Preacher, Episode 7: He Gone Review



Towards the end of ‘He Gone’ there’s an awkward dinner scene with Cassidy (Joseph Gilgun) discussing his favourite pet peeve; The Big Lebowski. It probably seemed very funny to Seth Rogen and Evan Goldberg at the time of writing, watching our favourite Irish vampire rail against a popular film for lacking a coherent plot. Seven episodes in though and the rant doesn’t provoke laughter as much as derision; people in glass houses, and all that.

Yes we are now coming towards the end of Preacher’s 10-episode run and we are still stuck with filler episodes where little of consequence happens. If ‘He Gone’ does accomplish one thing though it’s advancing the case that Jesse (Dominic Cooper) might actually be the villain of this tale. At least if his reaction to condemning poor Eugene to Hell is anything to go by. One brief look of mild horror and confusion before opening the doors for church service (well, it is still Sunday). Strangely enough it’s Cassidy, a guy who’s chainsawed his way through angels, who seems more horrified at Jesse’s actions.

At the very least Jesse recognises that he’s gone too far. Whatever he had planned to use Genesis for isn’t going to happen. Leaving him once again with enormous power and lacking any idea what to do with it. So with Jesse having little to actually do we must contend with more tedious flashbacks to his childhood, including the brief time Tulip lived with them before child services took her in. It tries to play it sweet, paying lip-service to their ‘Until the End of the World’ level of affection but these two kids just don’t have the skills to pull it off. Jesse and Tulip’s (Ruth Negga) love for each other is supposed to be a raw and volatile force driving them together, something you just can’t do with a pair of ten-year-olds.

Tulip herself is getting more focus than usual; having to rush home to immediately tend to her drunken uncle. All while her neighbours give her the stink eye. There’s a recurring theme of Tulip and her family being unwelcome in Annville which seems like Preacher might finally touch on the racial divides in its Texas setting. Unfortunately this doesn’t go anywhere beyond driving Jesse and Tulip apart. She’s tried appealing to Jesse’s wild side before, now she seems willing to work her way into his domestic life. All she gets for it is rejection though and at the end she seems tired of trying.

Cassidy however wants to hash out the business with Eugene. Jesse resists, pretending not to know what he’s talking about, until Eugene’s father comes by looking for the kid. He’s unrepentant though, telling Cass that the kid deserved; having put Tracy in her coma with a shotgun before he turned it on himself. It’s a revelation so head-slappingly stupid it makes you want to scream. Adding a dark dimension to a character generally portrayed as innocent is all fine and well. However to do it off-screen defies good-storytelling and to go to such extremes defies straight-up logic. If Eugene attacked someone with a shotgun he’d likely be stuck in a juvenile detention facility and that’s if the sixteen-year-old isn’t tried as an adult.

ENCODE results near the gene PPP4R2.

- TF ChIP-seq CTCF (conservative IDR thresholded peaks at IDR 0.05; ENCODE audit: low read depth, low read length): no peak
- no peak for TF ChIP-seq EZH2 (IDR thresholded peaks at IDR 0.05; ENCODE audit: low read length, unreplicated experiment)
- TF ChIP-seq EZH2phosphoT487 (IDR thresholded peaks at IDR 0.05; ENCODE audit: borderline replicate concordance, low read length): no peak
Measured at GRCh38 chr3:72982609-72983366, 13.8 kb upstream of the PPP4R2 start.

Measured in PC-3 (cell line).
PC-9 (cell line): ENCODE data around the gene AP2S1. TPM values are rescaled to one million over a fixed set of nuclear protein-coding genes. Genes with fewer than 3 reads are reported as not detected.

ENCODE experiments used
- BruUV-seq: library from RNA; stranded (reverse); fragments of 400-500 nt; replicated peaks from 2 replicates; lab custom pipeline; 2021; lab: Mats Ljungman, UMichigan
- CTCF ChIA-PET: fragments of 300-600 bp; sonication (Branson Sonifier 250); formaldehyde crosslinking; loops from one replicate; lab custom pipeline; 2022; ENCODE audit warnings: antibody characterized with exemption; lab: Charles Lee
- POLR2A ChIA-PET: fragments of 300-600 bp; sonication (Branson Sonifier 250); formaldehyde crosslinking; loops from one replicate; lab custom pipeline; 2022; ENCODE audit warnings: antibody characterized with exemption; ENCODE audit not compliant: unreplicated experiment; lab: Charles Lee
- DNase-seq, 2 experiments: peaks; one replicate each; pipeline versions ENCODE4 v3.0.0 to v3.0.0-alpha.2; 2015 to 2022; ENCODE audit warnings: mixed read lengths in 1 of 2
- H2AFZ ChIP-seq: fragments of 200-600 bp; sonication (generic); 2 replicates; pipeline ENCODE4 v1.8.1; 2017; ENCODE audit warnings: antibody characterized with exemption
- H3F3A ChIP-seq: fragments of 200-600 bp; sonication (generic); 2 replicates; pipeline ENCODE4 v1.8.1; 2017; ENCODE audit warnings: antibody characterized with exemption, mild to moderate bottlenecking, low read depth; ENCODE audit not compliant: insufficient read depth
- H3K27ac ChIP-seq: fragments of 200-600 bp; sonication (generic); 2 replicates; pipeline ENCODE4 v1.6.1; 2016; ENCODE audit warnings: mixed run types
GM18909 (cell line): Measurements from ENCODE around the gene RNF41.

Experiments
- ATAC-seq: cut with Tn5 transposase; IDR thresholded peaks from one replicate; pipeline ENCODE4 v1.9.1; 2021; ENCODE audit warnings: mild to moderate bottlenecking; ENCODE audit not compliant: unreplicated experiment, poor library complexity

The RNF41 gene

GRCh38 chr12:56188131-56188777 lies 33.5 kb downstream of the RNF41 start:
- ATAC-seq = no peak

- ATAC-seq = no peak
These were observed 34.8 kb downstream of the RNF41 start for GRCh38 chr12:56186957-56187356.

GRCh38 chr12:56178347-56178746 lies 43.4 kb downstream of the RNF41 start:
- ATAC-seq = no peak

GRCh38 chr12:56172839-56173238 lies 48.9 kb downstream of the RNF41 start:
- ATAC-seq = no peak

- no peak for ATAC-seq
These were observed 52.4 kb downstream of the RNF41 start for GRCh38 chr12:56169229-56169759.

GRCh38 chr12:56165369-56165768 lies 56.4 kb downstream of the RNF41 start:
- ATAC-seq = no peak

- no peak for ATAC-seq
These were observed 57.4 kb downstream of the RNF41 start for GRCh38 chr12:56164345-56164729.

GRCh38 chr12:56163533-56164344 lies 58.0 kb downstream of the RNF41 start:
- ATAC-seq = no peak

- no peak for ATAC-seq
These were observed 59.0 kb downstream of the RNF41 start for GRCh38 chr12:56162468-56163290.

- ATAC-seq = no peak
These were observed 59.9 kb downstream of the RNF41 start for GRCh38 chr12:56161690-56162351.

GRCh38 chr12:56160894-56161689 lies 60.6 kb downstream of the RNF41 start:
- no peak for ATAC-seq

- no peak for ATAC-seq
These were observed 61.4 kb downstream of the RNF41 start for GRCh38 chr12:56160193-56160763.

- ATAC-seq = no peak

Cassidy responds with an ultimatum, taking off his hoodie and walking out into the sun. He knows he’s a damn sight worse than Eugene so if Jesse is really convinced of his actions he’ll let him burn all the same. We’ve seen Cassidy burn a few times before but never with this much detail; the hissing sound effects and slow blistering of his skin bring home the scene’s drama even if it is briefly. Whether Jesse lets him burn or not is left ambiguous though it would do the show a major disservice to lose one of its best characters this early.

Regardless of the outcome Jesse is visibly shaken by the incident. He kicks Tulip and Emily (still doing nothing of note) out of the church. Later he is seen pulling at the floorboards, calling on Eugene to come back, but with no such luck. Everything seems to be mounting up against him now, even Quinncannon is taking up arms. By his reckoning he won the bet with Jesse and is now looking to take the church with deadly force if needs be. In the final few moments we also get a flashback to Jesse’s father being shot, a scene virtually ripped from the comics. However it chooses to hide whoever is doing the shooting; Rogen and Goldberg likely hedging their bets for the second season (now confirmed by AMC).

Suffice to say Preacher is failing to build on the goodwill it generated when the show first debuted. The anarchic energy and look has degraded over time to the point where the series resembles a fairly stilted human drama rather than a modern day western poking fun at Christian myth. Granted the high concept, Heaven and Hell showdowns, overblown gunfights and general insanity of the comics is a bit much to ask on a TV budget. However if Preacher is to continue it needs to get its groove back before the first series wraps up.

New episodes every Monday on Amazon Prime.